Bahrain police fire on protesters

Demonstrations over a royal family member's seizure of land sparks violence.

    Some of the protesters at the village of
    al-Malkiyah set light to tyres [EPA]

    Bahrain's media, however, described the protests as "violent" and reported that the police were now searching for "agitators".
     
    In an interview with the Gulf Daily News, published on Sunday, Captain Rashid Bu Najma, an official from the interior ministry's legal affairs department, said the protesters "used Molotov cocktails, sharp sticks, sling shots and even golf balls which can kill".
     
    Violent protests
     
    Residents from the mainly Shia village of al-Malkiyah, west of the capital Manama, burnt tyres and some carried banners reading "Bahrain's lands are not for sale".
     
    Bu Najma was reported as saying: "The tyres they burn are dangerous as well and produce noxious gases that can harm. In turn, the police use tear gas that is an internationally accepted tool to deal with violent protests."
     
    The demonstrators were protesting against the construction of a wall along the village's shoreline.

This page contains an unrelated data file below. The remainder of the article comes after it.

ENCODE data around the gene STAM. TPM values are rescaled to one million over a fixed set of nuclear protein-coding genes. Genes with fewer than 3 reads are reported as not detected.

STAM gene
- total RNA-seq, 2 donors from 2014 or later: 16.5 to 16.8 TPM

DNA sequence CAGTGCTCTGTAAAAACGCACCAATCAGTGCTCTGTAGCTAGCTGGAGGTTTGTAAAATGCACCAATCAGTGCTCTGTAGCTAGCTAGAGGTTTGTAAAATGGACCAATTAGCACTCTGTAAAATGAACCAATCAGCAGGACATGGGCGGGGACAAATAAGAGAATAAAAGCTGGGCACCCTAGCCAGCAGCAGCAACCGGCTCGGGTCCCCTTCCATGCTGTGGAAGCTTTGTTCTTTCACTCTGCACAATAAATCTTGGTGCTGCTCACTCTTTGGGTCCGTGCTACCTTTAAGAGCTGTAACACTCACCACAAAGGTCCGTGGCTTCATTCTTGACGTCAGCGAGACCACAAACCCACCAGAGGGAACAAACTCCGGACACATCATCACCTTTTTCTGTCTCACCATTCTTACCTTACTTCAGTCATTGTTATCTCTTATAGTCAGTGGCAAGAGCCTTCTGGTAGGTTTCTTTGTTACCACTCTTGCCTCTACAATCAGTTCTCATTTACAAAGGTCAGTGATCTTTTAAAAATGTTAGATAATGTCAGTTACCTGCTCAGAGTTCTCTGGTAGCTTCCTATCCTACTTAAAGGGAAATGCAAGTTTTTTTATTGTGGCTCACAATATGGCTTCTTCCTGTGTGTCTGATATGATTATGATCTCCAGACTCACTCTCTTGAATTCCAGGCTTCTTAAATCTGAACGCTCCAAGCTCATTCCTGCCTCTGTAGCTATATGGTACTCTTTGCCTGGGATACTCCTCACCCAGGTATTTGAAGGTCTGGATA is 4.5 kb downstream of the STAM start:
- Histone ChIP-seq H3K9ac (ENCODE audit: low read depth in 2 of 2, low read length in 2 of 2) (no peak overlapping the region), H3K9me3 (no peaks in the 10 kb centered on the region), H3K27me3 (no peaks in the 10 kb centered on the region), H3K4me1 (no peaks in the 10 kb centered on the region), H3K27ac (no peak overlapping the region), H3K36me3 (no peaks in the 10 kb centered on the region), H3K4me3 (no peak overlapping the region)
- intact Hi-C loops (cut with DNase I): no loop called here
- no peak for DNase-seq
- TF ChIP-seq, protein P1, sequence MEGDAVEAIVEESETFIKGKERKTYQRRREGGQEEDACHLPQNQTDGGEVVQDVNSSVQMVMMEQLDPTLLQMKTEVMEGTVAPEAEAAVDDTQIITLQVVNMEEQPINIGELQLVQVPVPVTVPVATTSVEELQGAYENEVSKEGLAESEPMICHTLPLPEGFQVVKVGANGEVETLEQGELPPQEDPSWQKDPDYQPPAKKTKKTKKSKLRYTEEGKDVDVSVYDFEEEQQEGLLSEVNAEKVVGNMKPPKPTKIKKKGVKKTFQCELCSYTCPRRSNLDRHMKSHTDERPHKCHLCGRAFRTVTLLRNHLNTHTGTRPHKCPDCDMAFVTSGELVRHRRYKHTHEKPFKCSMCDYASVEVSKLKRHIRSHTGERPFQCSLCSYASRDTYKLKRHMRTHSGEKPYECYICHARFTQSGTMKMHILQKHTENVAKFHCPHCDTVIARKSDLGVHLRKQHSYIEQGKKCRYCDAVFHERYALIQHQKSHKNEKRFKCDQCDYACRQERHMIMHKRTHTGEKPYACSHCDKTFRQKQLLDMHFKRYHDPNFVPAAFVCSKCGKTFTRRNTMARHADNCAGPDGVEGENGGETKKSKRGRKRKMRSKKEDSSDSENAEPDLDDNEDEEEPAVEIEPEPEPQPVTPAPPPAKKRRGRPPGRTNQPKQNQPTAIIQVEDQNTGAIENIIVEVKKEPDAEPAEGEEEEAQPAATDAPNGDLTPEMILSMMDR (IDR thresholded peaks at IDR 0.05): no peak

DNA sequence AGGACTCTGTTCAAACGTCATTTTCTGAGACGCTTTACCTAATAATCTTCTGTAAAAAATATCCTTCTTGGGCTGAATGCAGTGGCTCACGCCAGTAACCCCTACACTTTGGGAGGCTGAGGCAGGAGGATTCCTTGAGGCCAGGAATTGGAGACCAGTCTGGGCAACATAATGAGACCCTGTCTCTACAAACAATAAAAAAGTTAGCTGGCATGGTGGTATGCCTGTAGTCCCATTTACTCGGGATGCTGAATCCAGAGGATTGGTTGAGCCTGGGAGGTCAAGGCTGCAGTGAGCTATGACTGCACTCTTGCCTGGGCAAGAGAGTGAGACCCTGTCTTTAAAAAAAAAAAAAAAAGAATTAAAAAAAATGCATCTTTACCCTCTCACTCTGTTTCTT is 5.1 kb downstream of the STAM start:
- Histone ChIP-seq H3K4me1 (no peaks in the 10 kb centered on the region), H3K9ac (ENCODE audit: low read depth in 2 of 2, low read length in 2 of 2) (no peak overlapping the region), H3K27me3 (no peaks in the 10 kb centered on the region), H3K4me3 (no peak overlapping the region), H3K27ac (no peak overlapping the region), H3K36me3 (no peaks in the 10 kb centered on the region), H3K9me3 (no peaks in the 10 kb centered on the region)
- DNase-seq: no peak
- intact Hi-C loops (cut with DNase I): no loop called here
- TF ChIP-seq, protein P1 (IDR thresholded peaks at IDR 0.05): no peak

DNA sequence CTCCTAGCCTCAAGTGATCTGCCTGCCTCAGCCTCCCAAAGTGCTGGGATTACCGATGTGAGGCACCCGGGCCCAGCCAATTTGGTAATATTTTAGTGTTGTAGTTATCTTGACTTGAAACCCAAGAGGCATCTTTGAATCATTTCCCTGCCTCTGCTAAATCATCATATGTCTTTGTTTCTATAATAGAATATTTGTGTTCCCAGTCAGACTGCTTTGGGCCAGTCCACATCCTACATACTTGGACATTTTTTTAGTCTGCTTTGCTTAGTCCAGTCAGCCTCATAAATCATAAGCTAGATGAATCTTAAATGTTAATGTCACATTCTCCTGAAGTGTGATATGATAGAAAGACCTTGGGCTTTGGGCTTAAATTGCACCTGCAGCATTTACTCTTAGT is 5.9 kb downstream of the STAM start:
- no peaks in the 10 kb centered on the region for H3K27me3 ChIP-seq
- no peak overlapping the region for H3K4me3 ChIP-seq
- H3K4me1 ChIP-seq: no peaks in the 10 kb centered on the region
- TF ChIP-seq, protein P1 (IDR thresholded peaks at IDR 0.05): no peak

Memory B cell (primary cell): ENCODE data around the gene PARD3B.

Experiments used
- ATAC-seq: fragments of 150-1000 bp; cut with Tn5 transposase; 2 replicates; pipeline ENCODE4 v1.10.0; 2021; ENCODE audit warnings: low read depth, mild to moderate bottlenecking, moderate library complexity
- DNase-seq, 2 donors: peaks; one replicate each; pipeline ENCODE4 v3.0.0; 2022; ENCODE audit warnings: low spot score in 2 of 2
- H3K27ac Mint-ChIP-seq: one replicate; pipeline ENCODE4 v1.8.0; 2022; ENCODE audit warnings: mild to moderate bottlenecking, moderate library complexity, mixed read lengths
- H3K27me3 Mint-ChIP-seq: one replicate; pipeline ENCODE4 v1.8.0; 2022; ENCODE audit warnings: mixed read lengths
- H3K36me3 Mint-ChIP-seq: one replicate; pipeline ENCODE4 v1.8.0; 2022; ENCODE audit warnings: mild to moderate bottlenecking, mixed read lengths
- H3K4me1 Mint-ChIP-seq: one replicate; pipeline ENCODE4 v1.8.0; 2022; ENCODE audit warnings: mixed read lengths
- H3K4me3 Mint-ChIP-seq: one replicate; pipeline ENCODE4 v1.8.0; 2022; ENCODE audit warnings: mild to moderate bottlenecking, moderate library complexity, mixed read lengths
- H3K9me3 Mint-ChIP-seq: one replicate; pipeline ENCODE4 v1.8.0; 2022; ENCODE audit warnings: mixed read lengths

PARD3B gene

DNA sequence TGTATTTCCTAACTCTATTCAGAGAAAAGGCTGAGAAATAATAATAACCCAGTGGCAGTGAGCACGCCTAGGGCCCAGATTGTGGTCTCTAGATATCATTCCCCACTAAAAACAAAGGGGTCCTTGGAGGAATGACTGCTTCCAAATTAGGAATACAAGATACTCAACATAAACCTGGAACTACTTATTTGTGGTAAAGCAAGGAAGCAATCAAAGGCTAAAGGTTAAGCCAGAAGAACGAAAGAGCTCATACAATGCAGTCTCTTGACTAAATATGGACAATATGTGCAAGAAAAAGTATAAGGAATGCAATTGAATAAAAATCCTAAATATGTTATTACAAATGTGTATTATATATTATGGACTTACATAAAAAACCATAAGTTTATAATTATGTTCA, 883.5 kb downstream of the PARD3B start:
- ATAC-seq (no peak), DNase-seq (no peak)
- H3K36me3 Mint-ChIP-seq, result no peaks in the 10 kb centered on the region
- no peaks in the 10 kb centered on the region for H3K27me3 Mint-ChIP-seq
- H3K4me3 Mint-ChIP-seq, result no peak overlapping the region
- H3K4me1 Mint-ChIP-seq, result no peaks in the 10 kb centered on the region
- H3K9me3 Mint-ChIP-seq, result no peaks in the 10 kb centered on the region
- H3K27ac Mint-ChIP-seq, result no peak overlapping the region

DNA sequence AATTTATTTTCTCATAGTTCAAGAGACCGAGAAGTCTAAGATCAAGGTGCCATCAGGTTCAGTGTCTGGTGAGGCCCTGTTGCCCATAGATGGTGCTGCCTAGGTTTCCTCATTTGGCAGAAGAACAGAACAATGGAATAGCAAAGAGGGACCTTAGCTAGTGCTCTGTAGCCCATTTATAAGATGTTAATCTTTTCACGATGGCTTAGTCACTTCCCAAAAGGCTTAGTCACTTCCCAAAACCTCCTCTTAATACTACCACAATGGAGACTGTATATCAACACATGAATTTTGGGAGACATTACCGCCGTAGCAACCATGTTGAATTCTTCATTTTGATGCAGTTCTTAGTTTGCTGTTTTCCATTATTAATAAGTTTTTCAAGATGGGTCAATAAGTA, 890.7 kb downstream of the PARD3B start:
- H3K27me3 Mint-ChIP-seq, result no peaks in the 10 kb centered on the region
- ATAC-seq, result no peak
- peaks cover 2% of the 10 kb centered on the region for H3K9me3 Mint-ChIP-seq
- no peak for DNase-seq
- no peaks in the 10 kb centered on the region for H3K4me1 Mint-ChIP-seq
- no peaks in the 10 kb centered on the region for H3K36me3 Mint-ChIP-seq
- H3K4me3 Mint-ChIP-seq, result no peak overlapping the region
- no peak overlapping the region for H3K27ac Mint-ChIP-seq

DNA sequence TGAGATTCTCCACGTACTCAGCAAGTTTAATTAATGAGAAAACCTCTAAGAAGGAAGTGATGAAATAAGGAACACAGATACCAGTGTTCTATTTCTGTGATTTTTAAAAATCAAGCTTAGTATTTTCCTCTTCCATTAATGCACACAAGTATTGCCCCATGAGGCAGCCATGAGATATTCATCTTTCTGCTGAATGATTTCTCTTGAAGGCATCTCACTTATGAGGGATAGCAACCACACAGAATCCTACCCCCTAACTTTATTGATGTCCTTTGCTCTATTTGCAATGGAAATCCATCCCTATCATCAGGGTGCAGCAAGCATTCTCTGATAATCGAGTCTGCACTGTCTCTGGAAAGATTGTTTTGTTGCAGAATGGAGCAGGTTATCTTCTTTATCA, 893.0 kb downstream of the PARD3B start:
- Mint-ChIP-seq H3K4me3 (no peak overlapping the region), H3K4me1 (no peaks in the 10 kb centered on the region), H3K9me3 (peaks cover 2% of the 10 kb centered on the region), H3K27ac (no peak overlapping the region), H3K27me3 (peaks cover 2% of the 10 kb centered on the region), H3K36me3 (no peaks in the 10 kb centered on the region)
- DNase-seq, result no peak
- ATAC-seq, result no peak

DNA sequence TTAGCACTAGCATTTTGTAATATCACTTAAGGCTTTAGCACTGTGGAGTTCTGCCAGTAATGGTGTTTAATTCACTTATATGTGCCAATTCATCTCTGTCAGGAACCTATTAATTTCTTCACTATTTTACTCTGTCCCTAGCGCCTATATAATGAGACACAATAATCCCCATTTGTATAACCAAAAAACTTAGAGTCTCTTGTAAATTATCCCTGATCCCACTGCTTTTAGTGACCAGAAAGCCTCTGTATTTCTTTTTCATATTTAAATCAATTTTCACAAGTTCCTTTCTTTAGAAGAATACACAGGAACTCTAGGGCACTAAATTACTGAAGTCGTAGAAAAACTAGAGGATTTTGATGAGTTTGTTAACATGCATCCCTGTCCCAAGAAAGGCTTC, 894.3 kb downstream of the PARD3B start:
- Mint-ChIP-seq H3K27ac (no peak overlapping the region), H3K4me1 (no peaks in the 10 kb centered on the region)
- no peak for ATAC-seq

The 500-metre-long concrete wall was built two years ago on the orders of Sheikh Hamad bin Mohammed Salman al-Khalifa, a cousin of Bahrain's king, allegedly in an attempt to claim the walled-off stretch of land as his property.
     
    The wall has denied villagers, many of whom are fishermen, access to the seafront.
     
    Jawad Fairoz, a Shia politician, who was also at the protest, condemned the police action and stressed that the demonstrators had obtained permission for the rally.

    SOURCE: Al Jazeera and agencies


    YOU MIGHT ALSO LIKE

    How different voting systems work around the world

    How different voting systems work around the world

    Nearly two billion voters in 52 countries around the world will head to the polls this year to elect their leaders.

    How Moscow lost Riyadh in 1938

    How Moscow lost Riyadh in 1938

    Russian-Saudi relations could be very different today, if Stalin hadn't killed the Soviet ambassador to Saudi Arabia.

    The great plunder: Nepal's stolen treasures

    The great plunder: Nepal's stolen treasures

    How the art world's hunger for ancient artefacts is destroying a centuries-old culture. A journey across the Himalayas.